Bulldog Drummond is a 1929 film directed by F. Richard Jones and starring Ronald Colman as Drummond. It is the third film adaptation of the Bulldog Drummond novel series and the first talkie Drummond film.
Hugh "Bulldog" Drummond is a former British Army officer who finds himself at loose ends with nothing to do after World War I. Life as an uppercrust Englishman sitting around in a club is so dull for him that he puts out a newspaper advertisement asking for "excitement" of any sort—"Legitimate, if possible, but crime of humorous description, no objection." He receives various weirdo letters, but is finally intrigued by a message from one Phyllis Travers, who describes herself as being in "hideous danger" and begs for his help. Drummond, imagining her to be "dark, voluptuous, and dramatic", takes off immediately.
He finds that Phyllis (Joan Bennett) is blonde instead of dark, but she's voluptuous and dramatic in spades. Phyllis begs Drummond to help liberate her wealthy uncle, John Travers. Travers is being held in a mysterious asylum, supposedly because he's had a nervous breakdown, but Phyllis believes that he's really being held prisoner by villains after his money. Drummond is about to blow her off as delusional when Travers' menacing, Obviously Evil psychiatrist Dr. Lakington arrives and makes him suspicious. Drummond then sets off to rescue the old man and get the girl in the process.
Bulldog Drummond was the talkie debut for Ronald Colman, who had been a star since he appeared opposite Lillian Gish in The White Sister in 1923. While many silent film stars (Gish, Buster Keaton, John Gilbert, and more) saw their careers torpedoed by sound, the success of this film helped Colman to make a smooth transition, and his career thrived for decades to come.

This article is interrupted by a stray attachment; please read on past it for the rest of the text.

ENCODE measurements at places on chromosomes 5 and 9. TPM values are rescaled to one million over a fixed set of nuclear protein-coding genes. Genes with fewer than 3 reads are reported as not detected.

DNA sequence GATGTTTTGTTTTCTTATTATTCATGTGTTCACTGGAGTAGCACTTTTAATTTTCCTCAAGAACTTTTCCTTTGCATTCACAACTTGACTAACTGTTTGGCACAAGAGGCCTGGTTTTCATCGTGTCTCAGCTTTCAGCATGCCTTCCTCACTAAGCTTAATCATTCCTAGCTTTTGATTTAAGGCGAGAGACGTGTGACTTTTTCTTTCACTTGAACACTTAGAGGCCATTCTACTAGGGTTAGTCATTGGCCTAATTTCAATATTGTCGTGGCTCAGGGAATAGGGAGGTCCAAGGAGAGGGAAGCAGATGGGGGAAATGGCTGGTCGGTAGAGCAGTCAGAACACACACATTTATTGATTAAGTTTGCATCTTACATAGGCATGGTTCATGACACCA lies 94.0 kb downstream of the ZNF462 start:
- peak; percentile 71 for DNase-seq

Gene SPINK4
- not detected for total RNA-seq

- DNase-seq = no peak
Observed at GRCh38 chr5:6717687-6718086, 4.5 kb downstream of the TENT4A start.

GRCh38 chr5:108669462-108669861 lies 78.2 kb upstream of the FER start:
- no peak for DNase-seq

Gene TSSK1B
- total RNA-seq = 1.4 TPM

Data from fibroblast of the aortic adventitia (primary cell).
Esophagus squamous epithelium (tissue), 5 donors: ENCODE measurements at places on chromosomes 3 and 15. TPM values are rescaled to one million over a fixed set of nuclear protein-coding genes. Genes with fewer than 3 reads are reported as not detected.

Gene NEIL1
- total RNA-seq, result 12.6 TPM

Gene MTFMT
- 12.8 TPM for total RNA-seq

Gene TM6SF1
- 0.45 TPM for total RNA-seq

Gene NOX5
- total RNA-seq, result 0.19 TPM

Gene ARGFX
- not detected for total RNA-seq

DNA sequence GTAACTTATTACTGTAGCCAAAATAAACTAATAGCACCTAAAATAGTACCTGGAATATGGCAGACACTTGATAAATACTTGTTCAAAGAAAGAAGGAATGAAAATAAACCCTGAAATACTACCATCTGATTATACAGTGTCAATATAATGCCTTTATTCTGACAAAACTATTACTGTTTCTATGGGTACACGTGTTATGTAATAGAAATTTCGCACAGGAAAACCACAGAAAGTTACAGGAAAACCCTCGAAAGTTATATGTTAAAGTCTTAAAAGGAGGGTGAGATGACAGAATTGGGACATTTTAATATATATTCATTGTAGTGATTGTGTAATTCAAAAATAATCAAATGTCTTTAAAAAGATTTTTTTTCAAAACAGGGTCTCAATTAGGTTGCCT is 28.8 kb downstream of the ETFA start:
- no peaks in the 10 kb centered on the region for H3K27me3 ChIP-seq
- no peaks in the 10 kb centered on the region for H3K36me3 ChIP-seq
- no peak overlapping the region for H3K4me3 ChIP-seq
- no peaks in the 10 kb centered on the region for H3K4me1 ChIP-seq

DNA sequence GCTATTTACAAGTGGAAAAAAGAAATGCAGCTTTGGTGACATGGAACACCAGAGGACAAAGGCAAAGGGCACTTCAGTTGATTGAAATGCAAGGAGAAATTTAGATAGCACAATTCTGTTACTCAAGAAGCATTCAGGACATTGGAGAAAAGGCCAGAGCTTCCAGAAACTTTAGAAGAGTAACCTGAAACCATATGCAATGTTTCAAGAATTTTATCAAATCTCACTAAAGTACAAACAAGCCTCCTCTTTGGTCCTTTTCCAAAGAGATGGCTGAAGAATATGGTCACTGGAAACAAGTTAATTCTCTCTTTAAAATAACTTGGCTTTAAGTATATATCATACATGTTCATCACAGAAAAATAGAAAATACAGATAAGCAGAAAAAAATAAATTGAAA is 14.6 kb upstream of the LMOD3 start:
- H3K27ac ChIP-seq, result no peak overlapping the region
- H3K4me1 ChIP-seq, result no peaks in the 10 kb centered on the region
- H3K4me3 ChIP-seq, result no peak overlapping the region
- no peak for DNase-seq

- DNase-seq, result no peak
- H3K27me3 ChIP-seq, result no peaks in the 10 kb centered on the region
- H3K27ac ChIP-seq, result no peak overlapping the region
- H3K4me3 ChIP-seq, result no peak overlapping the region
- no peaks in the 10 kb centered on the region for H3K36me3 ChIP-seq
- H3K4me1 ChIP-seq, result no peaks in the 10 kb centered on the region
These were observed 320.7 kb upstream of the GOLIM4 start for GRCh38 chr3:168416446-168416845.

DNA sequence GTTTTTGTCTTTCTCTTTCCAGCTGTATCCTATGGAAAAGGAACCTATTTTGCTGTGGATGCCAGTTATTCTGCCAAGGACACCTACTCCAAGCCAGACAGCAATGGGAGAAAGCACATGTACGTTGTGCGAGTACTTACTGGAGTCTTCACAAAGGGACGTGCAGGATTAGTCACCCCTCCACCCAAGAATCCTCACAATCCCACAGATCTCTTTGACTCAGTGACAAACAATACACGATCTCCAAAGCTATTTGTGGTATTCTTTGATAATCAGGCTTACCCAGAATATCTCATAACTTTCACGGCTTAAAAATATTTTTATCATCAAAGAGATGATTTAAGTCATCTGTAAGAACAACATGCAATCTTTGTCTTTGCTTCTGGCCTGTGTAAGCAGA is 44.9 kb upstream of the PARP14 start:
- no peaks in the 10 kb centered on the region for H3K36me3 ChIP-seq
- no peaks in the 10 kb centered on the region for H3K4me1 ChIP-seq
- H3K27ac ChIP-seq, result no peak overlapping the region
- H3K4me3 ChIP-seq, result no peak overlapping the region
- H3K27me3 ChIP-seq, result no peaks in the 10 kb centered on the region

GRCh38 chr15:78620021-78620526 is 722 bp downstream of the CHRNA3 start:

- Cold-Blooded Torture: Travers howls with pain from the torture Dr. Lakington inflicts on him in order to get Travers to sign over his jewels and securities.
- Composite Character: In the novel, Lakington's wealthy victim is a separate character from Phyllis's father, who is being menaced by Lakington for other reasons.
- Cut Phone Lines: Drummond attempts to call for help after the bad guys have arrived at the inn only to find that they've cut the lines.
- Dark Mistress: Irma, Peterson's lover and partner in crime.
- Driving a Desk: Amusingly averted when scenes of characters driving at night are shot against a completely black background.
- Dude, She's Like in a Coma: Dr. Lakington feels up a drugged Phyllis. The usually cheerful Drummond (who's tied up) gets very pissed at this and promises to kill Lakington.
- Gentleman Adventurer: Drummond is wealthy enough to loaf around clubs and then to seek adventure when he gets tired of loafing.
- Good Smoking, Evil Smoking: Irma, Peterson's lover and Femme Fatale sidekick, is ostentatiously puffing on a cigarette througout the film.
- High-Class Glass: The snobby aristocrat complaining about noise in the club in the opening scene wears one. Drummond's Bumbling Sidekick Algy also wears one, although Algy is egalitarian in outlook.
- Improbable Aiming Skills: Drummond is perched on a skylight atop the villains' lair. He wishes to shoot the light out, so he aims his pistol and fires. The bullet goes through the glass window and through the lampshade and hits the lightbulb.
- Invulnerable Knuckles: Algy winces and shakes his hand after punching a Mook. Of course, that's because he's the Bumbling Sidekick comic relief; Drummond really does have invulnerable knuckles.
- Kubrick Stare: Dr. Lakington does this during his Obviously Evil entrance.
- Leaning on the Fourth Wall: Drummond hears Phyllis's story and says "You must admit it's rather like a penny thriller." This film, of course, is an adaptation of a penny thriller.
- Moment Killer: Algy bumbles his way in not once but twice as Drummond is about to kiss Phyllis.
- Upper-Class Twit: Poor Algy is well-meaning but just could not be dumber. After all the murder and mayhem at the "hospital", with Irma being exposed as a remorseless criminal, Algy is still asking for her phone number.